Campus News Blog: Belgium, France, and the Islamic Faith

April 30, 2010  

Posted By Kathryn Sharkey

When people think of diversity, race is the first thing that usually comes to mind. However, there are many other attributes that add to diversity, such as religion and culture. As the U.S. starts facing more battles addressing racial diversity, countries in Europe are facing a battle over religion.

According to a recent article in The Washington Post, Belgium and France are drafting strict legislation to ban the face veils Muslim women often wear. The countries explain their reasoning for the legislation, saying that they believe the veil is oppressive and demeaning towards women.

But Muslim women who actually wear  the traditional garb, usually do so because they believe that for religious reasons they have to. Banning a religious practice seems like a risky legal step to take because it brings together two hot button issues: politics and religion.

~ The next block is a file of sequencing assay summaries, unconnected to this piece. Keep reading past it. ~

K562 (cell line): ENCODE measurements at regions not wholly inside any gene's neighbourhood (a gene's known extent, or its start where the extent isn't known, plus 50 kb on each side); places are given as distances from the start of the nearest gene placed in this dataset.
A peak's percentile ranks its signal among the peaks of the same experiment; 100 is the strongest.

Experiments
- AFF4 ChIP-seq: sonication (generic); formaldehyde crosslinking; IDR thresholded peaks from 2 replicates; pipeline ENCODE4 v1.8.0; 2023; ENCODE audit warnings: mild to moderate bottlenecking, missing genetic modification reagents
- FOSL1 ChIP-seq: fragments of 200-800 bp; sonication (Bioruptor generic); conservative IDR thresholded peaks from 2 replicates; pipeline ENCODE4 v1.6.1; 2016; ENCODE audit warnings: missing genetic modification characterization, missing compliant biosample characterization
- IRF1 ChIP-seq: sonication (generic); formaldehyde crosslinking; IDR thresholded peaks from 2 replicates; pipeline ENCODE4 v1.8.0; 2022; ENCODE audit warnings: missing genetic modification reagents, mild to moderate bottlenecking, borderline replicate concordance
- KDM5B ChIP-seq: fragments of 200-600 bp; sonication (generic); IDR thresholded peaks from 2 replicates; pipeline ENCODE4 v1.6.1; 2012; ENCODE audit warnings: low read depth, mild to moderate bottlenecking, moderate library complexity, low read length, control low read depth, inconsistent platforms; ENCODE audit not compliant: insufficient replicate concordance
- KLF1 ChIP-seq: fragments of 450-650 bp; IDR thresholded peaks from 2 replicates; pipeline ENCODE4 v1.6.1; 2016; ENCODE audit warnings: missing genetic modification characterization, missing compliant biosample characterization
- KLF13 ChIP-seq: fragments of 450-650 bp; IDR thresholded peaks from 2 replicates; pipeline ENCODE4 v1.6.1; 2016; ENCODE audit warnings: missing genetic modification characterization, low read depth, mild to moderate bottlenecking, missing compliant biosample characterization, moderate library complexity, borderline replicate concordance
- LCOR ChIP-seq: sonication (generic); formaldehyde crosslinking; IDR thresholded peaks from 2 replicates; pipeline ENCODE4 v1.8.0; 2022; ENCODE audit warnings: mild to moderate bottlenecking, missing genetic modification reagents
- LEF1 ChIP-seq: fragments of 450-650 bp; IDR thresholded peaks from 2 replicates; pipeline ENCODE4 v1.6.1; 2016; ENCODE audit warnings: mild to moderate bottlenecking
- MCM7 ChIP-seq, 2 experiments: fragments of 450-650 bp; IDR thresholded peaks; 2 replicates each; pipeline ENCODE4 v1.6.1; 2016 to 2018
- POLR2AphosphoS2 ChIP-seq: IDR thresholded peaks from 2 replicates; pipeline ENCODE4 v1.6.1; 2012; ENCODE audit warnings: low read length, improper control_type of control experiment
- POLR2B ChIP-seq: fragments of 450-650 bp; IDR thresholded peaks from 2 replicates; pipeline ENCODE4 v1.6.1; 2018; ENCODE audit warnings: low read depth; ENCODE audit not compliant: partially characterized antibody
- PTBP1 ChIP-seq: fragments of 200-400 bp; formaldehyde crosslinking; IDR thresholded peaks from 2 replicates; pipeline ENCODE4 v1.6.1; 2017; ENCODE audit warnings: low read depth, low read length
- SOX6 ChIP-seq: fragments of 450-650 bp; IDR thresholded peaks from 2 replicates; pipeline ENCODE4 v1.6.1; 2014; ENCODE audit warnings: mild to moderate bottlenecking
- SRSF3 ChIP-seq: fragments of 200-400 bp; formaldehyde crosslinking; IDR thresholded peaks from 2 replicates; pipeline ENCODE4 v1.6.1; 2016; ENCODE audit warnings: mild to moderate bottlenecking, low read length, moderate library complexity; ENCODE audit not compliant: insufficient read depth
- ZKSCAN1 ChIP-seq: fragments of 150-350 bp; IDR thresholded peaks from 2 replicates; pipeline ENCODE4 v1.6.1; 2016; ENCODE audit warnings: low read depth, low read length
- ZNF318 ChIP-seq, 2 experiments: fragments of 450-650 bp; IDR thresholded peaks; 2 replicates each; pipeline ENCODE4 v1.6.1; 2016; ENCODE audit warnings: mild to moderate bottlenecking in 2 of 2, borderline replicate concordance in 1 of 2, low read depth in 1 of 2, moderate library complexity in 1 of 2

With this case there is another, even more potent ingredient in the mix: racism. The article quotes European legal minds citing Muslim extremism as part of the reason for their actions. Punishing the whole for the minority doesn’t seem to be the best way to try and temper violent extremism.

Belgium and France send a clear message with their new laws: religious diversity is not welcome here.

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